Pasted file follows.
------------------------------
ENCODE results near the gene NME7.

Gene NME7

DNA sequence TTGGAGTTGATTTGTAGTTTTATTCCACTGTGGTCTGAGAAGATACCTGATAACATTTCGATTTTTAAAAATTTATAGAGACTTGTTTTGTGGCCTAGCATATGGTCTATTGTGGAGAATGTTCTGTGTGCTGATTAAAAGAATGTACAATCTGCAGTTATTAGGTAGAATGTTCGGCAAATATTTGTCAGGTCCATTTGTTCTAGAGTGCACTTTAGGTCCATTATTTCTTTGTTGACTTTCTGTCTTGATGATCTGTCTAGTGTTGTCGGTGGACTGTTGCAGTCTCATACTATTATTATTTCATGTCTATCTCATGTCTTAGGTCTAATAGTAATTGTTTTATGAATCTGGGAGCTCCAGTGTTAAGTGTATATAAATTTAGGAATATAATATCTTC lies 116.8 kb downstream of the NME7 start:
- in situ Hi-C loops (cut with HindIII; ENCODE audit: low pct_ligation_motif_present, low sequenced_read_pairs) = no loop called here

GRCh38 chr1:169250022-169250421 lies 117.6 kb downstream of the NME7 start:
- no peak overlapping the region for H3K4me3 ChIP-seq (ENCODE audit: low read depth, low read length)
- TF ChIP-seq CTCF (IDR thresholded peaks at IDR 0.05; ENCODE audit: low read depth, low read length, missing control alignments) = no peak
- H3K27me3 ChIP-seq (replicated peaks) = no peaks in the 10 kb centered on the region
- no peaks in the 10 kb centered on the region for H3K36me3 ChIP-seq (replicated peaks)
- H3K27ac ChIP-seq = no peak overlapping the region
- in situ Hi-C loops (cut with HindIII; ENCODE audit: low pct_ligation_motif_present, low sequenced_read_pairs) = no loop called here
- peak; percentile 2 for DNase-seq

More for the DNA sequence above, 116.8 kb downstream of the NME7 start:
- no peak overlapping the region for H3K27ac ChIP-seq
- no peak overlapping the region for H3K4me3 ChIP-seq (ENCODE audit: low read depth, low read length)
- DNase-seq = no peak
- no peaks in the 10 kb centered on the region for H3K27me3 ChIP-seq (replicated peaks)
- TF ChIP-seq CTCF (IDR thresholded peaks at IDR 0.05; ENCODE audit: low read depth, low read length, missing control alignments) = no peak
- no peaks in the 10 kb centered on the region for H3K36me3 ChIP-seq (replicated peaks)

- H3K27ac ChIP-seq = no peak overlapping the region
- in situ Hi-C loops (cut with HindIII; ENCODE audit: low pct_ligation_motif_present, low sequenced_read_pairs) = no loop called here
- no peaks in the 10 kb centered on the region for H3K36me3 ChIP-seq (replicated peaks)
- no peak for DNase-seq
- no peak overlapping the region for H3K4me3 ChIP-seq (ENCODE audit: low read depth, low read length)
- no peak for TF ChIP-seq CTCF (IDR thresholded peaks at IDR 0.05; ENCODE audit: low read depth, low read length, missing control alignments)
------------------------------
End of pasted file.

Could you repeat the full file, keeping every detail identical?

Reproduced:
ENCODE results near the gene NME7.

Gene NME7

DNA sequence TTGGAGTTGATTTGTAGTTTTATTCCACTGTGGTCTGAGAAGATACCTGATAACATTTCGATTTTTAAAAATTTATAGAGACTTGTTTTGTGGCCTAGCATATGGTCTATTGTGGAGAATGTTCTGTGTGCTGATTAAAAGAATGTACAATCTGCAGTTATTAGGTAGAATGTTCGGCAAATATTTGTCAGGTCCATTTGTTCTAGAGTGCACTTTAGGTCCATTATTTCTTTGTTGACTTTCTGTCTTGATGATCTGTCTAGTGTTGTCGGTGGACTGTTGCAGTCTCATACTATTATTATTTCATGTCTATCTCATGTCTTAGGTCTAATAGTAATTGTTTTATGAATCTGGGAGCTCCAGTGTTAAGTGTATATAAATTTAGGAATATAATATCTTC lies 116.8 kb downstream of the NME7 start:
- in situ Hi-C loops (cut with HindIII; ENCODE audit: low pct_ligation_motif_present, low sequenced_read_pairs) = no loop called here

GRCh38 chr1:169250022-169250421 lies 117.6 kb downstream of the NME7 start:
- no peak overlapping the region for H3K4me3 ChIP-seq (ENCODE audit: low read depth, low read length)
- TF ChIP-seq CTCF (IDR thresholded peaks at IDR 0.05; ENCODE audit: low read depth, low read length, missing control alignments) = no peak
- H3K27me3 ChIP-seq (replicated peaks) = no peaks in the 10 kb centered on the region
- no peaks in the 10 kb centered on the region for H3K36me3 ChIP-seq (replicated peaks)
- H3K27ac ChIP-seq = no peak overlapping the region
- in situ Hi-C loops (cut with HindIII; ENCODE audit: low pct_ligation_motif_present, low sequenced_read_pairs) = no loop called here
- peak; percentile 2 for DNase-seq

More for the DNA sequence above, 116.8 kb downstream of the NME7 start:
- no peak overlapping the region for H3K27ac ChIP-seq
- no peak overlapping the region for H3K4me3 ChIP-seq (ENCODE audit: low read depth, low read length)
- DNase-seq = no peak
- no peaks in the 10 kb centered on the region for H3K27me3 ChIP-seq (replicated peaks)
- TF ChIP-seq CTCF (IDR thresholded peaks at IDR 0.05; ENCODE audit: low read depth, low read length, missing control alignments) = no peak
- no peaks in the 10 kb centered on the region for H3K36me3 ChIP-seq (replicated peaks)

- H3K27ac ChIP-seq = no peak overlapping the region
- in situ Hi-C loops (cut with HindIII; ENCODE audit: low pct_ligation_motif_present, low sequenced_read_pairs) = no loop called here
- no peaks in the 10 kb centered on the region for H3K36me3 ChIP-seq (replicated peaks)
- no peak for DNase-seq
- no peak overlapping the region for H3K4me3 ChIP-seq (ENCODE audit: low read depth, low read length)
- no peak for TF ChIP-seq CTCF (IDR thresholded peaks at IDR 0.05; ENCODE audit: low read depth, low read length, missing control alignments)